On Tue, Oct 4, 2011 at 9:37 AM, Masklinn <masklinn@masklinn.net> wrote:

On 2011-10-04, at 08:58 , David Townshend wrote:

>>   def try_convert(target_type, obj, default, ignored=(TypeError,))
>>       try:
>>           return target_type(obj)
>>       except ignored:
>>           return default
> The problem with a general convert function is that to make it work, you
> would need to account for several variations and the signature gets rather
> clunky.  Personally, I think that the try format:
>    try:
>        return float('some text')
>    except ValueError:
>        return 42
> is more readable than
>    try_convert('some text', float, 42, (ValueError,))
> because it is clear what it does. The second form is shorter, but not as
> descriptive. However,
>    float('some text', default=42)
> follows the existing syntax quite nicely, and is more readable than either
> of the other options.
> A generalised try_convert method would be useful, but I think I would rather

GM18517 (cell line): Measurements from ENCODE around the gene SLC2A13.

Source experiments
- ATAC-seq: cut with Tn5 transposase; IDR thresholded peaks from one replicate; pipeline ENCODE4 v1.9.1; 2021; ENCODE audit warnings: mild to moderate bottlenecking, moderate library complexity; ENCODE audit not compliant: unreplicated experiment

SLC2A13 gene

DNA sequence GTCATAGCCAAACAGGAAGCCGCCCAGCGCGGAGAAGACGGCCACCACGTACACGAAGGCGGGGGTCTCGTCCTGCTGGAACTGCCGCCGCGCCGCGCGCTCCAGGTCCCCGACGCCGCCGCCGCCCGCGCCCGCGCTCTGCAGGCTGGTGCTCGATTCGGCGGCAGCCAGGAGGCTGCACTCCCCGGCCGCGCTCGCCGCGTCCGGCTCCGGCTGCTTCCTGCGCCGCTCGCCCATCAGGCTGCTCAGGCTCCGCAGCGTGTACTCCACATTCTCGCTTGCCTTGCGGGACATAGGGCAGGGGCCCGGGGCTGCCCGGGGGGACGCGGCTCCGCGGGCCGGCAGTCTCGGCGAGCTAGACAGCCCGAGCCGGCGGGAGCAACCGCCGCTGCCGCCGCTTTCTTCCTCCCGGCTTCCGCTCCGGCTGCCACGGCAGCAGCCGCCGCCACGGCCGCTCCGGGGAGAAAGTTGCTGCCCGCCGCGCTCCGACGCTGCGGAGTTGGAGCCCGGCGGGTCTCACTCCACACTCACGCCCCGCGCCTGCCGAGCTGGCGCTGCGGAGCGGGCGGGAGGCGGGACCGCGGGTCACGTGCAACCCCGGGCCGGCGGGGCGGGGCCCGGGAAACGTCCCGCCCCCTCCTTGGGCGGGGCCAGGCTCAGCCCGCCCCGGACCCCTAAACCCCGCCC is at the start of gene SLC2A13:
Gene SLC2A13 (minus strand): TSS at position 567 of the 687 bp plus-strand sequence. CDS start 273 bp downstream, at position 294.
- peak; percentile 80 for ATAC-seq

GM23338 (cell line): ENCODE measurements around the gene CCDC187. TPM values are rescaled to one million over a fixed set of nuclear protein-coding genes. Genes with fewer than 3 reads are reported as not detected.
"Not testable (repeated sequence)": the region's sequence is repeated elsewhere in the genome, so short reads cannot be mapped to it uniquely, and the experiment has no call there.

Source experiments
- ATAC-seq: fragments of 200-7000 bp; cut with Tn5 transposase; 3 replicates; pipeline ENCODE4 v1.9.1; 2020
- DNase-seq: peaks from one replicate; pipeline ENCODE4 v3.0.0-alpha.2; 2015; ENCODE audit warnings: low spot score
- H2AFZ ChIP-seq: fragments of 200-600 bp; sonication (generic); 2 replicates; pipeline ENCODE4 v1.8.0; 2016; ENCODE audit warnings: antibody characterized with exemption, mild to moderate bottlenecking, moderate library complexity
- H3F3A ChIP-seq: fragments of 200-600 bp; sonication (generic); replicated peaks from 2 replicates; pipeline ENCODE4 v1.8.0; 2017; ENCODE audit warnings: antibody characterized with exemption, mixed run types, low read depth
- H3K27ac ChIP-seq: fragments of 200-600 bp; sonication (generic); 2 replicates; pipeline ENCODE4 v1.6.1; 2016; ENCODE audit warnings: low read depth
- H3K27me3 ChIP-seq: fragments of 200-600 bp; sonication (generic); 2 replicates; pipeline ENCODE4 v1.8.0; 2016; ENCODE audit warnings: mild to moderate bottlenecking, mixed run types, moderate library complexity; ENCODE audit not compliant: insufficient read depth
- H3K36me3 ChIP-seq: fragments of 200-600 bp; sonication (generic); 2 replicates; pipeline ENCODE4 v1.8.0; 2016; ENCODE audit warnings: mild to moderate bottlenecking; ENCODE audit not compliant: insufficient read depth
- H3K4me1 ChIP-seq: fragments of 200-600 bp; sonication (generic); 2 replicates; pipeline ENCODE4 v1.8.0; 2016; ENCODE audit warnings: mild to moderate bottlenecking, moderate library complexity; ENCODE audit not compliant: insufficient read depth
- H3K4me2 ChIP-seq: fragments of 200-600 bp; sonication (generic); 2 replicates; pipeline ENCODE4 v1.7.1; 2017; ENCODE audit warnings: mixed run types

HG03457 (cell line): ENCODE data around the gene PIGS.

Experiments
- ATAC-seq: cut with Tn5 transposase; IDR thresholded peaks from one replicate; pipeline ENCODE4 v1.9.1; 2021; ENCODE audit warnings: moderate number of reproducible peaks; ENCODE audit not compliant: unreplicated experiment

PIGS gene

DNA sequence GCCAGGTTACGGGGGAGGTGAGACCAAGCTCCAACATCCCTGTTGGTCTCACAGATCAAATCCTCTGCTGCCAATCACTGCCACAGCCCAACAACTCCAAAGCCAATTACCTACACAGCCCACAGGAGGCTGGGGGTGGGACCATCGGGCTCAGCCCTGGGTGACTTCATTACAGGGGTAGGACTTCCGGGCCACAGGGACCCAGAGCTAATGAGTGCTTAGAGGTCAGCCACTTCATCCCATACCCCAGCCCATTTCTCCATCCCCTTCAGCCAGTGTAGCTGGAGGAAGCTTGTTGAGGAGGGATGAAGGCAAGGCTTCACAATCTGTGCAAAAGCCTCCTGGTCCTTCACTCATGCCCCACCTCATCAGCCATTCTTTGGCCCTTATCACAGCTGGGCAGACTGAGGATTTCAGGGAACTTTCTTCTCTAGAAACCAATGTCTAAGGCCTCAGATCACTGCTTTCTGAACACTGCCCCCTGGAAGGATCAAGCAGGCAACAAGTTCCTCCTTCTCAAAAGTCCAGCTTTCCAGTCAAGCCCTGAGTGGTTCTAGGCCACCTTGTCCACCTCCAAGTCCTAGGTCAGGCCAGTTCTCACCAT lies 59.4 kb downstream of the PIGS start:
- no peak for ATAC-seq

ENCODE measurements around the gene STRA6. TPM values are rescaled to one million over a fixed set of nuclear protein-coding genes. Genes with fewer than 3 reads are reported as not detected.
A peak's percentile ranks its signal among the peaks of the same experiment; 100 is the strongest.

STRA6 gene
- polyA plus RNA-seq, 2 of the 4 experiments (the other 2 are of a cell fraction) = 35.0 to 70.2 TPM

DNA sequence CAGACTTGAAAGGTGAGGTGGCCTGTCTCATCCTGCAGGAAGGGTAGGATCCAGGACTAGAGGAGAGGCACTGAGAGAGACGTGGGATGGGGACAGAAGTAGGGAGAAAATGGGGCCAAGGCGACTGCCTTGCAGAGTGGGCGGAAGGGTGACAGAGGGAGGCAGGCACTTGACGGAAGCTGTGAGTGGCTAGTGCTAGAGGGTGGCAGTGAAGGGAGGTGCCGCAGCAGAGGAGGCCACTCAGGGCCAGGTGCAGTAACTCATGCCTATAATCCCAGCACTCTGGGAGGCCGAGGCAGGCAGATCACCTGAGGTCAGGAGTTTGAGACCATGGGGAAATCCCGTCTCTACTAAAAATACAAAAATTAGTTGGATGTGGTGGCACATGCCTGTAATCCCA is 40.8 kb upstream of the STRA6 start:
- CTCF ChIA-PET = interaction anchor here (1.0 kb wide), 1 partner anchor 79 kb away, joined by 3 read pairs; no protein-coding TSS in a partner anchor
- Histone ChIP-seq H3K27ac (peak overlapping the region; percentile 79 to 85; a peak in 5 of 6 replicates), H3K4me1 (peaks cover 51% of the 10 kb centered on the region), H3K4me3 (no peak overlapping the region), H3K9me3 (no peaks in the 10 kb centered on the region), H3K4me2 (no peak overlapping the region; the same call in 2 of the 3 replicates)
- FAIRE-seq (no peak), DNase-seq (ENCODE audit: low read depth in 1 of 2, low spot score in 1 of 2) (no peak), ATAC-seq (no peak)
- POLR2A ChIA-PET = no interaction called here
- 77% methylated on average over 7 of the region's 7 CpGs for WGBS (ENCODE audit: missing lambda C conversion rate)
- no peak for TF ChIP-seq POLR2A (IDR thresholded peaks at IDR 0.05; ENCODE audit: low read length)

> see a one-line version of the try statements, perhaps something like this:
>    x = try float('some text') else 42 if ValueError
That's basically what the function you've rejected does (you got the arguments order wrong):

   x = try_convert(float, 'some text', default=42, ignored=ValueError)

Just rename an argument or two and you have the exact same thing.

Same functionality, but try_convert is a function with lots of arguments whereas my alternative is an expression.  But to be honest, I don't really like either.  In cases that require the level of control that try_convert provides, the try statement is cleaner.  The point I'm really trying to make is that my initial proposal was for a specific but common use case (float and int), not a general-purpose conversion tool.